If you think your audience just isn't smart enough to evaluate arguments, then, gee, I don't know, maybe using a moment of particular receptiveness to plant a seed to get them to open their wallets to the right professionals later is the best you can do? That's a scary possibility; I would feel much safer about a fate of a world that knew how to systematically teach methods of thinking that get the right answer, rather than having to gamble on the people who know how to think about objective risks also being able to win a marketing war.

Comment by zack_m_davis on King and Princess · 2020-03-17T03:24:18.656Z · score: 2 (1 votes) · LW · GW

It's not an especially accurate depiction of royalty

You mean Tangled: The Series lied to me?!

Comment by zack_m_davis on The absurdity of un-referenceable entities · 2020-03-14T20:21:41.352Z · score: 7 (4 votes) · LW · GW

The un-referenceable may, at best, be inferred (although, of course, this statement is absurd in refererring to the un-referenceable).

Would you also say that a lot of mathematics is absurd in this sense? For example, almost all real numbers are un-nameable (because there uncountably many real numbers, but only countably many names you could give a number).

Comment by zack_m_davis on orthonormal's Shortform · 2020-03-13T04:41:52.800Z · score: 4 (2 votes) · LW · GW

Some authors use ostensive to mean the same thing as "extensional."

Comment by zack_m_davis on Zoom In: An Introduction to Circuits · 2020-03-11T18:15:09.615Z · score: 8 (4 votes) · LW · GW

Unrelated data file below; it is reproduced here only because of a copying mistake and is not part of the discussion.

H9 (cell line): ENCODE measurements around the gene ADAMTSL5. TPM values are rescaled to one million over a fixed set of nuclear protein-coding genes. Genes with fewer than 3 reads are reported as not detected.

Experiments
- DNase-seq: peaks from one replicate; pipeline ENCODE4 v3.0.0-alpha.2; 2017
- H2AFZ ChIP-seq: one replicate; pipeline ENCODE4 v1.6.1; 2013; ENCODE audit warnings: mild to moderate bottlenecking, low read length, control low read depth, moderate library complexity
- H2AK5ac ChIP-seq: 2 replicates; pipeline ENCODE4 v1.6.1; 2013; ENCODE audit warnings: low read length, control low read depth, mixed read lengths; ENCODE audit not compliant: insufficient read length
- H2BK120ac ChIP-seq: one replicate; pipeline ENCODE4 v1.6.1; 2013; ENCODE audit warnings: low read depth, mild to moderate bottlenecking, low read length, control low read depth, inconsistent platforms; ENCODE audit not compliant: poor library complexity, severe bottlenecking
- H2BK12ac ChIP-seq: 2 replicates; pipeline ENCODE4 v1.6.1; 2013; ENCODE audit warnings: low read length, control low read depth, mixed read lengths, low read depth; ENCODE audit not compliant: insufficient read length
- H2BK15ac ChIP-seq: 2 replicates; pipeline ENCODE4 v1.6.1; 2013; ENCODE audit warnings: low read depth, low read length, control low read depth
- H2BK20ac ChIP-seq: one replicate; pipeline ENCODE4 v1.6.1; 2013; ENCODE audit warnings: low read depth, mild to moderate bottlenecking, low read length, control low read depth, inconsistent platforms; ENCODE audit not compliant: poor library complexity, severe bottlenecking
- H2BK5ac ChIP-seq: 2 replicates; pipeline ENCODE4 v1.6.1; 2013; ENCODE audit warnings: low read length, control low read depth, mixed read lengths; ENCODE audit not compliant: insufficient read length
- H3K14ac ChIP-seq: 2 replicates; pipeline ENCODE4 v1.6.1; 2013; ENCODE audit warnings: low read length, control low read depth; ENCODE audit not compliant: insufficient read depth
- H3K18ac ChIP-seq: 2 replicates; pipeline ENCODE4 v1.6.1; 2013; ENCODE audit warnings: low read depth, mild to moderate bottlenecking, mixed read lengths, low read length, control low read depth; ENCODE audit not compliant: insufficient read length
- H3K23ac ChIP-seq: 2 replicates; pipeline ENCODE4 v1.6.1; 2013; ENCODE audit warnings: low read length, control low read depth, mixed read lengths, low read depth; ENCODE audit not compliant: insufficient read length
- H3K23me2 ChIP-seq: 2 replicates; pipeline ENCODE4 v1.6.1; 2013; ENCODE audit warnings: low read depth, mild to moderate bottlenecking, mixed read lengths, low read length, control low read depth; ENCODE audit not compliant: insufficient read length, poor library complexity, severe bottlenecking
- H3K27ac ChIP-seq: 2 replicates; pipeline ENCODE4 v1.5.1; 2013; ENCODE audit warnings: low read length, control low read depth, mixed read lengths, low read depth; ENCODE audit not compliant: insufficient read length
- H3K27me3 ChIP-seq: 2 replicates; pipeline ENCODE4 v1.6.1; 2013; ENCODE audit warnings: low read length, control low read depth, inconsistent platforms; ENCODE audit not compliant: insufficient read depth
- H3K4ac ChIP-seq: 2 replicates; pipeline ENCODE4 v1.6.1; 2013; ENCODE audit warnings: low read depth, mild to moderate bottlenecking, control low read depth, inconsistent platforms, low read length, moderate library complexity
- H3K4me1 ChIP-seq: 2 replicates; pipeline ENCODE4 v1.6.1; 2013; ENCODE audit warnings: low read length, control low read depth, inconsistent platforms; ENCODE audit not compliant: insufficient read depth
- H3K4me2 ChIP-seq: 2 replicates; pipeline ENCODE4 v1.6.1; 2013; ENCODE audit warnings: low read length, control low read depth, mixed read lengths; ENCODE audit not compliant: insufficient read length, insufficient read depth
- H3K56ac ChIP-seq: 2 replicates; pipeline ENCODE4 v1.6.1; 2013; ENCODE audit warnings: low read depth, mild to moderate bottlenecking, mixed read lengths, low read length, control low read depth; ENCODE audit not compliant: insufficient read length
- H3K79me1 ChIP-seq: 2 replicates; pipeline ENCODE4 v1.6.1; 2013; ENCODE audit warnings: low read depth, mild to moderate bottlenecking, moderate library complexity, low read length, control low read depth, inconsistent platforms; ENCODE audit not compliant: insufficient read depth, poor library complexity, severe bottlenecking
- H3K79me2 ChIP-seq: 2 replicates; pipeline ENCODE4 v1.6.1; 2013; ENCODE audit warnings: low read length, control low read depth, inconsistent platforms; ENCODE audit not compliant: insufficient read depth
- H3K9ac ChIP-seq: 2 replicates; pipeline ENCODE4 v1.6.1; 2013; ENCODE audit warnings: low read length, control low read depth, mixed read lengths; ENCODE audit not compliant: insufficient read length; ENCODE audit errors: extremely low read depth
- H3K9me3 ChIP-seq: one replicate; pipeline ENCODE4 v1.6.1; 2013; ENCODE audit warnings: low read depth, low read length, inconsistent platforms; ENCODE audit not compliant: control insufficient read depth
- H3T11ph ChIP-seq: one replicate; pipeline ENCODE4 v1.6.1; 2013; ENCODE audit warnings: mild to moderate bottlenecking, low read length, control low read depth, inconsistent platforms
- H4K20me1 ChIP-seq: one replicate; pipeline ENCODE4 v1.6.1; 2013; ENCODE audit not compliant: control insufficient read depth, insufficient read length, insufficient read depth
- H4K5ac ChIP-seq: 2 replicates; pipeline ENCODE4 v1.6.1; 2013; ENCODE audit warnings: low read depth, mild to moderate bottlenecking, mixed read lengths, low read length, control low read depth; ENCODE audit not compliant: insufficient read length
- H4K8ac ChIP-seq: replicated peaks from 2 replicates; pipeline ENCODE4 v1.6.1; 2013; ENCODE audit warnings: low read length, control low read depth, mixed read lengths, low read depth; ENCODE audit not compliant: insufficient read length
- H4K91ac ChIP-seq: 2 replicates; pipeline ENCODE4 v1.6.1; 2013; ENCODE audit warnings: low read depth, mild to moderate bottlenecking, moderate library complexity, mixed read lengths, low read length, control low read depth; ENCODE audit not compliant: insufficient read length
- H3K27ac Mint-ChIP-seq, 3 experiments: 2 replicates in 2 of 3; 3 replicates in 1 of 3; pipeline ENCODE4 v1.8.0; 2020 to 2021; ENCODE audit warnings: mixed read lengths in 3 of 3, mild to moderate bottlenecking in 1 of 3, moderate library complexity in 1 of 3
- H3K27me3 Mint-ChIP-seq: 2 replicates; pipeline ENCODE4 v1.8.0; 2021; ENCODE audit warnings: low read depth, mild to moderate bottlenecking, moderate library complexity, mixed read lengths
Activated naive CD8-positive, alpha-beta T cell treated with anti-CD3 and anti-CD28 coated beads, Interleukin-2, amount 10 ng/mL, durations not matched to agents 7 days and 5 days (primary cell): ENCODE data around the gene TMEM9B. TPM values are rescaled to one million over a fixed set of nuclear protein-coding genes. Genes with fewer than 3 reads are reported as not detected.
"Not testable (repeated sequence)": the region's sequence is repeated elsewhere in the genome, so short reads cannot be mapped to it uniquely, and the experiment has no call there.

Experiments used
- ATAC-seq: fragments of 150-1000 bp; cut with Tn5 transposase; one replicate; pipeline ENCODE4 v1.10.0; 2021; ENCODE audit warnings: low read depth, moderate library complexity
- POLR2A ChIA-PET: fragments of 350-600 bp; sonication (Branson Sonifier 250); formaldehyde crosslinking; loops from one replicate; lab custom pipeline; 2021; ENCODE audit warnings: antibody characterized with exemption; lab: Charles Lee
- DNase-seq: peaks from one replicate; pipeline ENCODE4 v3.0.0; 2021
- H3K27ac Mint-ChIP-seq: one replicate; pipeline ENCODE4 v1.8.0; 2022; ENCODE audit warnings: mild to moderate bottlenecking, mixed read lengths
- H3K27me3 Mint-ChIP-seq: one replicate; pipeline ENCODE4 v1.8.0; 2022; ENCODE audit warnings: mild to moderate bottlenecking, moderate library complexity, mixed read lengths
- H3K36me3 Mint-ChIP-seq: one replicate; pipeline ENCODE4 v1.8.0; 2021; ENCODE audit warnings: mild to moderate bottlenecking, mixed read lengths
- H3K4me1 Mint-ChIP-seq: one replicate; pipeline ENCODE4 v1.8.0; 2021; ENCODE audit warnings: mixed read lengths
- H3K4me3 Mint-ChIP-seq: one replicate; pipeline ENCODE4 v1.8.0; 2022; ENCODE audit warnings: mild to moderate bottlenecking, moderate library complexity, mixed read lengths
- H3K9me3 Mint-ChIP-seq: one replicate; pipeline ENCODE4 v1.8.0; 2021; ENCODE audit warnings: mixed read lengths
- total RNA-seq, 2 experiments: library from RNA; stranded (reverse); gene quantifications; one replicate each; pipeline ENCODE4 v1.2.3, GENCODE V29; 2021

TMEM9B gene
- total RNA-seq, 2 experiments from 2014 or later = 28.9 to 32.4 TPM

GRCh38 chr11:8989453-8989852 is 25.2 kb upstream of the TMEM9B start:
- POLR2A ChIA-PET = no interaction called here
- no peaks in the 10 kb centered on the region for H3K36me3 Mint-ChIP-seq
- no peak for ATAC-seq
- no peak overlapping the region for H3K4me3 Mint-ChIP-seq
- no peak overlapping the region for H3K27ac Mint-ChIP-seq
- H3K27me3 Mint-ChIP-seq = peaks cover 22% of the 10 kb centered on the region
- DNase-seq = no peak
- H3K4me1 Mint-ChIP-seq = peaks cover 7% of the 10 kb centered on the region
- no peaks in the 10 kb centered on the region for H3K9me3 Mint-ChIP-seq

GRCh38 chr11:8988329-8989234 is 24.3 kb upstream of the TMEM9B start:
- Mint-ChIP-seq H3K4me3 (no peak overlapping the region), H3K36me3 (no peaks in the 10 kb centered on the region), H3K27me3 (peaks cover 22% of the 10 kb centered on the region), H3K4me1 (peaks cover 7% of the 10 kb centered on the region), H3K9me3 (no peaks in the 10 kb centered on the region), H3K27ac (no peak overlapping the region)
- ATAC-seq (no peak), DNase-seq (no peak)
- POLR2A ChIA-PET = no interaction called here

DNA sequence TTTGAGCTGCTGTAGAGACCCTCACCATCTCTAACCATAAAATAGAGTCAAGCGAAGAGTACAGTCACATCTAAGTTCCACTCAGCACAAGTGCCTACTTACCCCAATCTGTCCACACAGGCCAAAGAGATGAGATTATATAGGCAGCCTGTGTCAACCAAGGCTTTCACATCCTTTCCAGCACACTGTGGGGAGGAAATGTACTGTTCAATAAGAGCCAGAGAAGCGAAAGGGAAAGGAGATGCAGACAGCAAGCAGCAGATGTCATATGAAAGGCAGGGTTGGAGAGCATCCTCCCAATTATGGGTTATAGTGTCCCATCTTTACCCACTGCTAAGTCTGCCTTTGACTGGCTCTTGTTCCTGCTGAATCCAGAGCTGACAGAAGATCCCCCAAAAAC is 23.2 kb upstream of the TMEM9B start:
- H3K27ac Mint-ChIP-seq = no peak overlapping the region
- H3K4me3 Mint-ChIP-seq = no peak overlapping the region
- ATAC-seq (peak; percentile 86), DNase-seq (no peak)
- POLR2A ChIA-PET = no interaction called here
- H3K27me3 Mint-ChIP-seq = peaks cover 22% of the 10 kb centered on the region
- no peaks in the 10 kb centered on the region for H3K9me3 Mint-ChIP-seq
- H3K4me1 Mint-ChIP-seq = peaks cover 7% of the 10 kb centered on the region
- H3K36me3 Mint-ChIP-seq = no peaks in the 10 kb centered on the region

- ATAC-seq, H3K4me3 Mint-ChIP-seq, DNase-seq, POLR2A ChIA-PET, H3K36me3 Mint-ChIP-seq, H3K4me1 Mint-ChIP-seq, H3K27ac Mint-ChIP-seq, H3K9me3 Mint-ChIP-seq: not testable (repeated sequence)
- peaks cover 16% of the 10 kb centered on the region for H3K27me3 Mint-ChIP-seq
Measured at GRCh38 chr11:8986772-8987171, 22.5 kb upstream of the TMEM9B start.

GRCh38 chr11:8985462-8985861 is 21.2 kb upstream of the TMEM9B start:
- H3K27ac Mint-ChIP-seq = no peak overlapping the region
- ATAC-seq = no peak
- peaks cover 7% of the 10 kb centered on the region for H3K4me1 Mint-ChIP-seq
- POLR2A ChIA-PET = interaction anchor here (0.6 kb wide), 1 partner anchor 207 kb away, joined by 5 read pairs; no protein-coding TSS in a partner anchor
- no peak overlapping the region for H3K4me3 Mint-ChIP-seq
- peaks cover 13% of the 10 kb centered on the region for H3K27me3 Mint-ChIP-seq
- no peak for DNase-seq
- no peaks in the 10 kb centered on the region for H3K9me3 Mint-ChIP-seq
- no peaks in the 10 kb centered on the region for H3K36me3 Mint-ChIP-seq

As is demonstrated by the Hashlife algorithm, that exploits the redundancies for a massive speedup. That's not possible for things like SHA-256 (by design)!

Comment by zack_m_davis on The Heckler's Veto Is Also Subject to the Unilateralist's Curse · 2020-03-09T18:07:37.987Z · score: 18 (8 votes) · LW · GW

The quoted sentence claims that karma systems are a check against the unilateralist's curse specifically, not infohazards in general, as is made explicit in the final sentence of that paragraph ("Conversely, while a net-upvoted post might still be infohazardous [...]").

I've been envisioning "unilateralist's curse" as referring to situations where the average error in individual agents' estimates of the value of the initiative (what I called E in the post, but Bostrom et al. calls the error d and says it's from a cdf F(d)) is zero, and the harm comes from the fact that the variance in error terms makes someone unilaterally act/veto when they shouldn't, in a way that could be corrected by "listening to their peers." If the community as a whole is systematically biased about the value of the initiative, that seems like a different, and harder, problem.